In reply to the query on whether a change of use application relating to a partly constructed building can be submitted before an initial use has commenced, my authority recently refused to register a similar application for the same reason.  However, the applicant subsequently appealed against its non-acceptance or determination, and requested a public inquiry on the grounds that this involved the correct interpretation of a matter of law. The Inspectorate decided that the application should have been accepted, that it is possible to apply for a change of use to a building which is in the early stages of construction or complete, and that it should only attract a change of use fee. Although my authority did not agree with this, to save officer time and avoid a public inquiry, an identical application was subsequently accepted. Given your views, maybe my authority should have stuck to its guns and gone through to inquiry.

It would be interesting to know on what basis the Inspectorate came to its decision. It is tempting to think that this might have had as much to do with expedience and pragmatism, as any reliance on a definitive interpretation of planning law and procedure.

The deputy prime minister has just announced that all planning authorities must provide a full e-planning service within two years.  This will require all planning applications and development plan submissions to be made on-line.  Although signatures can be scanned in, these submissions would not include an original handwritten signature and many authorities presently require this. Does this stem from the current planning regulations?

The Government is committed to the electronic delivery of council services by 2005. The Planning Portal indicates that so far only a dozen or so planning authorities allow the full submission of applications electronically, although many more have published their development plans online.

In England, the legal impediments to providing e-planning services were removed by the Town and Country Planning (Electronic Communications) (England) Order 2003, made under Section 8 of the Electronic Communications Act 2000. The Order came into force on 31 March last year and amends relevant planning legislation to enable the term "writing" and other equivalent expressions to include electronic communications, subject to certain exemptions such as those relating to enforcement matters. It contains no requirement for applications or other documents submitted on-line to be signed, electronically or otherwise.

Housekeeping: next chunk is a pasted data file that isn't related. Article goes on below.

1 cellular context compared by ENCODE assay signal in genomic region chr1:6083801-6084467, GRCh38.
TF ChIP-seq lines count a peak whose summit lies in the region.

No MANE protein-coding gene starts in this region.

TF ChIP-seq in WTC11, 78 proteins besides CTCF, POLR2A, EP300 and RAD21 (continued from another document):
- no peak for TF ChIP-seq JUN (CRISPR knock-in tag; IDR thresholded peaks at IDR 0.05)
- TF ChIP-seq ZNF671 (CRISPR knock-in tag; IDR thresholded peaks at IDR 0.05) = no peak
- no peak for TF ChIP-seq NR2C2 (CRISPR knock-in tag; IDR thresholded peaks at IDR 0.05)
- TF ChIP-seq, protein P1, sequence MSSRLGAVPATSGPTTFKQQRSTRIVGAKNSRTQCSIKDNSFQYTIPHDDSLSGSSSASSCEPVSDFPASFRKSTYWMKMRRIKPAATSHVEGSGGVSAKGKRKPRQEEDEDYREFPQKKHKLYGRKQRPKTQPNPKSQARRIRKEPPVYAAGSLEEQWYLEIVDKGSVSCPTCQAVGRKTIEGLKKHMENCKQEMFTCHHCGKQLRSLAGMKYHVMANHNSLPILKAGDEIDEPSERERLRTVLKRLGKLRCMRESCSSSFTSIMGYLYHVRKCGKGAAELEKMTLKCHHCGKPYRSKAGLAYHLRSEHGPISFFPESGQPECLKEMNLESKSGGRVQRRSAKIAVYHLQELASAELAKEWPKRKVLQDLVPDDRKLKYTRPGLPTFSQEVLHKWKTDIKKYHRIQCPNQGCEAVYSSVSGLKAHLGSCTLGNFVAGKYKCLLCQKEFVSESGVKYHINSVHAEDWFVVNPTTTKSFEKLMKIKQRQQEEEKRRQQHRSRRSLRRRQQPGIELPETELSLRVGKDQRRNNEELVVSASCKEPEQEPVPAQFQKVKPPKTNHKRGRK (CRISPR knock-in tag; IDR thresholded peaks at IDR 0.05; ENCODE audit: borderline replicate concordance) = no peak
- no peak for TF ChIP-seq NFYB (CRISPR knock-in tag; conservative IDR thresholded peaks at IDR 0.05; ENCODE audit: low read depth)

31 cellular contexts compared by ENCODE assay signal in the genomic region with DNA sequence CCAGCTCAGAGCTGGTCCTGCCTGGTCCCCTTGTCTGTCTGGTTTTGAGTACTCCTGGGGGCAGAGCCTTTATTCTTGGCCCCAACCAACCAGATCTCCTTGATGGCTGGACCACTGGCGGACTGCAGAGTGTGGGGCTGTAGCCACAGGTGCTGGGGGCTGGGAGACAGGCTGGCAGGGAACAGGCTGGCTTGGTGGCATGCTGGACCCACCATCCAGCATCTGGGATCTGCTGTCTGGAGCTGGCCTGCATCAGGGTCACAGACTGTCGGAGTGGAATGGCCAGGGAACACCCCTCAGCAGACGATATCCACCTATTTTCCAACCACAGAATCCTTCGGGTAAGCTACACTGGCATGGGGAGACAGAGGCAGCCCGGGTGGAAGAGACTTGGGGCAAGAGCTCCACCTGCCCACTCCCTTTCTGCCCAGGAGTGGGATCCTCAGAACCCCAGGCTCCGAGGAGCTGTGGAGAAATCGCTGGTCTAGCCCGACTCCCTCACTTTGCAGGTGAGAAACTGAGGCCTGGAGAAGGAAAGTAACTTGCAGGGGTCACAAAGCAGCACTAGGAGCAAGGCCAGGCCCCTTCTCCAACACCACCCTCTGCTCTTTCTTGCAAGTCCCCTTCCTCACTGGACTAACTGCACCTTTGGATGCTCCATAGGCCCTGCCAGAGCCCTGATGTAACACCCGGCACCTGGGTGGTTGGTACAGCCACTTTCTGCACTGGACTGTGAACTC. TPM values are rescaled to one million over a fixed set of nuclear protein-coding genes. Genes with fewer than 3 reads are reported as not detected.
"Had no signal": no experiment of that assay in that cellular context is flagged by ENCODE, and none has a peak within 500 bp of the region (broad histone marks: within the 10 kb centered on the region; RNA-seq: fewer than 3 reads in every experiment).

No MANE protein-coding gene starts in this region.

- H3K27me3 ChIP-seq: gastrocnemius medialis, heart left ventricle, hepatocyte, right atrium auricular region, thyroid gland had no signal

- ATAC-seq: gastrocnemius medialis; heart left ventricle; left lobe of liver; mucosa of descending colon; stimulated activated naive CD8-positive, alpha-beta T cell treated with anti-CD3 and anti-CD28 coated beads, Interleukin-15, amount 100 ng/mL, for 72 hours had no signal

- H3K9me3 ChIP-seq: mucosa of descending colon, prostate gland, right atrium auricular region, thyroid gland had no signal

The deputy prime minister has just announced that all planning authorities must provide a full e-planning service within two years.  This will require all planning applications and development plan submissions to be made on-line.  Although signatures can be scanned in, these submissions would not include an original handwritten signature and many authorities presently require this. Does this stem from the current planning regulations?

The Government is committed to the electronic delivery of council services by 2005. Currently, only about 3% of English and Welsh planning authorities allow the full submission of applications electronically, although a much higher proportion offer other interactive services online, including the making of representations on emerging development plans.

In England, the legal impediments to providing e-planning services were removed by the Town and Country Planning (Electronic Communications) (England) Order 2003, made under Section 8 of the Electronic Communications Act 2000. The Order came into force on 31 March last year and amends relevant planning legislation to enable the term "writing" and other equivalent expressions to include electronic communications, subject to certain exemptions such as those relating to enforcement matters. It contains no requirement for applications or other documents submitted on-line to be signed, electronically or otherwise.